15. Forerunnerz

    Forerunnerz Well-Known Member

    Feb 14, 2009
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    The Cydia Store isn't going to get very far with games. Trust me. Themes, mods, etc. It will.

    EDIT2Timothy: Well, because of it. The gore in Hill Billy has been removed. Either that or lessened.
     
  16. Eli

    Eli ᕕ┌◕ᗜ◕┐ᕗ
    Staff Member

    Considering video game retailers now check ID for buying M rated games, I don't blame Apple at all for not even wanting to deal with the situation.
     
  17. Coral

    Coral Well-Known Member

    Sep 29, 2008
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    I agree with everything that has been said in response to my comment. I want Hill Billy to come out just as much as the next guy, maybe more. I just assume Apple is taking a "better safe than sorry" approach to the mature content on the appstore. Is there system for buying R rated movies on iTunes? Perhaps a similar system could be used to regulate content.
     
  18. TimothyB

    TimothyB Well-Known Member

    Oct 20, 2008
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    #18 TimothyB, Mar 19, 2009
    Last edited: Mar 19, 2009
    iTunes has the ability to restrict app purchases based on their rating system. So like in my last post, unless the Hill Billy developer submitted the game with a 4+ rating, then the 9+ rating should be fine for what we've seen, just like Zombiebille, unless there's more mature content that we don't know of yet, or Apple has some crazy idea any violence in 3D some how is much more worse than cartoon violence. But their own rating system treats fantasy or realistic violence no different than cartoon violence. And from the Zombieville trailer, I don't think there could be any way to be less excessive...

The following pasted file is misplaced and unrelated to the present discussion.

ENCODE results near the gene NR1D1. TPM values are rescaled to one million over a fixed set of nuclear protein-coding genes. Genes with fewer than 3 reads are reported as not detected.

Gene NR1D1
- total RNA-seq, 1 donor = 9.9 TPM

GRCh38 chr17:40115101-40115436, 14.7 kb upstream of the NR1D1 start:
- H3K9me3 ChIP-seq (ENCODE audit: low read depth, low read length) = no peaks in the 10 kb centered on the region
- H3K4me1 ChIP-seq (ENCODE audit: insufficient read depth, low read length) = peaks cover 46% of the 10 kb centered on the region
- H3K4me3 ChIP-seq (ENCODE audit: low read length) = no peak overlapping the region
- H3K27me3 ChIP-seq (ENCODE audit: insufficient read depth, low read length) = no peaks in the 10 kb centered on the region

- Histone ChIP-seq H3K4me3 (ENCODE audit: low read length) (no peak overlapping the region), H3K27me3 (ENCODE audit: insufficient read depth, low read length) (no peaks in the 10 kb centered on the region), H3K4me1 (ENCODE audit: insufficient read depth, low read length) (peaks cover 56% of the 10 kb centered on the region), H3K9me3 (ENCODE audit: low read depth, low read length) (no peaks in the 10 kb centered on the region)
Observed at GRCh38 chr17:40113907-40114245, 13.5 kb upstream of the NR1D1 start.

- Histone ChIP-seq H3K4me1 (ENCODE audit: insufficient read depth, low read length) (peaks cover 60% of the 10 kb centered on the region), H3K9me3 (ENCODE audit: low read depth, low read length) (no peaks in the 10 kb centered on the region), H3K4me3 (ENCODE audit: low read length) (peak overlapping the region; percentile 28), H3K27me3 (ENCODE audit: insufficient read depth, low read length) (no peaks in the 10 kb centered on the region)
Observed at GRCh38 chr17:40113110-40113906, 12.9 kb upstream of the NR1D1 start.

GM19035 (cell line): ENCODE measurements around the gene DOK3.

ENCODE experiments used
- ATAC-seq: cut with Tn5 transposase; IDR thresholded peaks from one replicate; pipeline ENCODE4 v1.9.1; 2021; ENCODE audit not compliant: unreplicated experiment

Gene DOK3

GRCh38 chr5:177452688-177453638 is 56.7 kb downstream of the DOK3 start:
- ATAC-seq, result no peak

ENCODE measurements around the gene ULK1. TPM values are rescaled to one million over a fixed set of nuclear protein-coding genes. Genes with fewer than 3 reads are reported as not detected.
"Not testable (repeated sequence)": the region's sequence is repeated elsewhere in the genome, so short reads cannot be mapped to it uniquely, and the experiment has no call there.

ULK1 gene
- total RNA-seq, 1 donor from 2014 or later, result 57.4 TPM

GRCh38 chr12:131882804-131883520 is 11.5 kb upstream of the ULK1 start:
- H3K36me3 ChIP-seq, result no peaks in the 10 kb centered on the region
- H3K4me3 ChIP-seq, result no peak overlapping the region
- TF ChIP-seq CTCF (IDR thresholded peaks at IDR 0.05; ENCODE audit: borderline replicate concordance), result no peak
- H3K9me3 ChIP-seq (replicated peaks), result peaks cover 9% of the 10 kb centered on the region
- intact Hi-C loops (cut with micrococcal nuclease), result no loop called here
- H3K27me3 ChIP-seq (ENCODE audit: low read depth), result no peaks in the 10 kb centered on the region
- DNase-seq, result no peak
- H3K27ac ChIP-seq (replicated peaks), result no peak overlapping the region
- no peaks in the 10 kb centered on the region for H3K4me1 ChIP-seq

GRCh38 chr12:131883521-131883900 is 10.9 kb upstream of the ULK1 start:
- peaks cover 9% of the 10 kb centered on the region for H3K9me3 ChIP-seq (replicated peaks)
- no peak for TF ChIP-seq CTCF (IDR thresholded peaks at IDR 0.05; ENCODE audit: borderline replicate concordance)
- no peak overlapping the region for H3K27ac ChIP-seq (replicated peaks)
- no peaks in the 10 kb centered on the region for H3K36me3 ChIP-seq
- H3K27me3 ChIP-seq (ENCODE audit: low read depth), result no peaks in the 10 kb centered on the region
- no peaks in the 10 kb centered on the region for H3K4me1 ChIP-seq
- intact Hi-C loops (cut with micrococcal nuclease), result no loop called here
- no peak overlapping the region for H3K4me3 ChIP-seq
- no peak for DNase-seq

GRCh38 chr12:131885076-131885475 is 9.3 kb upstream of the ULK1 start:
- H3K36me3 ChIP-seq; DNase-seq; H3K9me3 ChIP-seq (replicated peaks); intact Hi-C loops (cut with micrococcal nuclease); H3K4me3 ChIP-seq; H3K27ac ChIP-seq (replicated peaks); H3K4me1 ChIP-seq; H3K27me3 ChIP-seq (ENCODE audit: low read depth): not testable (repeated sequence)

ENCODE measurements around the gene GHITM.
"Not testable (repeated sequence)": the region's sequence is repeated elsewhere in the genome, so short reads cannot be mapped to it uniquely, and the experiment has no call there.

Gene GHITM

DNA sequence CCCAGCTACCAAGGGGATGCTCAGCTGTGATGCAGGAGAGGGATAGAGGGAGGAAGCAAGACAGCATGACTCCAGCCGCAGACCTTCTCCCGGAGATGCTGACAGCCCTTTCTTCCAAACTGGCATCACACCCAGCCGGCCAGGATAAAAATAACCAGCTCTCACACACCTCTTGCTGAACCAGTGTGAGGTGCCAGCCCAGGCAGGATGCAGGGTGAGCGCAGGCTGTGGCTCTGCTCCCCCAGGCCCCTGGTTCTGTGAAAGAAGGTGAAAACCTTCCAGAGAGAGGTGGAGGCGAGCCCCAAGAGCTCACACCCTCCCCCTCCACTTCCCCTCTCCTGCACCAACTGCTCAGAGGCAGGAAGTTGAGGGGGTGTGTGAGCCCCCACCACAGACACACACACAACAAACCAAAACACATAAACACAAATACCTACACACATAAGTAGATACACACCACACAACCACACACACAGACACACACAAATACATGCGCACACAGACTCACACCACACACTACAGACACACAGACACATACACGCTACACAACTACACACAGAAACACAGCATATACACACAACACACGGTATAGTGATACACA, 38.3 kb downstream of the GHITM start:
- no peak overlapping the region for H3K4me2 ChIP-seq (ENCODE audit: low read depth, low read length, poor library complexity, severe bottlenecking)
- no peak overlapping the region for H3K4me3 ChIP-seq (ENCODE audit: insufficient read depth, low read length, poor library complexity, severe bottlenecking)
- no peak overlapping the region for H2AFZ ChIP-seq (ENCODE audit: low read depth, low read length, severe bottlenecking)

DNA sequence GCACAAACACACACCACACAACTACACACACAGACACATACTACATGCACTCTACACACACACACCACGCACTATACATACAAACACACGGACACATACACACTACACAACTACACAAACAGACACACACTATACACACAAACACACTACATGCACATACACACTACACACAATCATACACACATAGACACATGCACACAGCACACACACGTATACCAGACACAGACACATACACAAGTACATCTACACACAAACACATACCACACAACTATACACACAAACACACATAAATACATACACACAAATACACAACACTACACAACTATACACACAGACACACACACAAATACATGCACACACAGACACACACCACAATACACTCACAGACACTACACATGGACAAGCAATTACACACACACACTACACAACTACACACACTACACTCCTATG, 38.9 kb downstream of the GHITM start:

hold up... they list something slightly different on the zombieville app page for violence ratings despite their actual rating description page.

    On the zombieville page, it says "Frequent/Intense" for cartoon or fantasy violence, yet uses the word "infrequent" for mild realistic violence and horror themes.

    But on their game ratings page, the 9+ rating says "infrequent" occurrences for both cartoon/fantasy and realistic violence.

    This is unfair to a developer if Apple's rating system changes from where you read. Why does the Zombieville 9+ app suddenly allow for frequent and intense cartoon and fantasy violence when that is not state in the main rating page? Apple should be sued for misleading a developer that thought their 3D violence was considered on the same level and frequency as cartoon violence, such as Zombieville at 9+, for delaying their product and cost to change the content to pass what they themselves were not clear on.

    Say the developer saw a game like Zombieville in the store, rating 9+, and viewed how violent it was, then checked Apple's rating system and found realistic violence was treated no different than cartoon and fantasy, but didn't notice that the Zombieville app page some how had a different rating system for violence at 9+, so they choose to submit their game based on Apple's rating without knowing Apple had mislead them with a possible out dated description.
     
  19. danc4498

    danc4498 Well-Known Member

    Jan 15, 2009
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    Considering M rated games sell so freakin well, it's dumb of Apple to keep the store so clean... This just makes it apparent that apple needs to rethink their rating system, and how they ensure underage people aren't purchasing these games.

    The day Rockstar wants to bring GTA to the iPhone, Apple would look like morons for wanting to block it. Plus, id has a lot of great fps games that will continue to push these boundaries.
     
  20. spiffyone

    spiffyone Well-Known Member

    Dec 7, 2008
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    The more I think of it, though...the less I think a game like Hill Billy even needs red blood. I mean...honestly...you're in combat against giant...rabbit...monster thingies...with what look like insect mouths.

    I wouldn't care if those things bled neon green.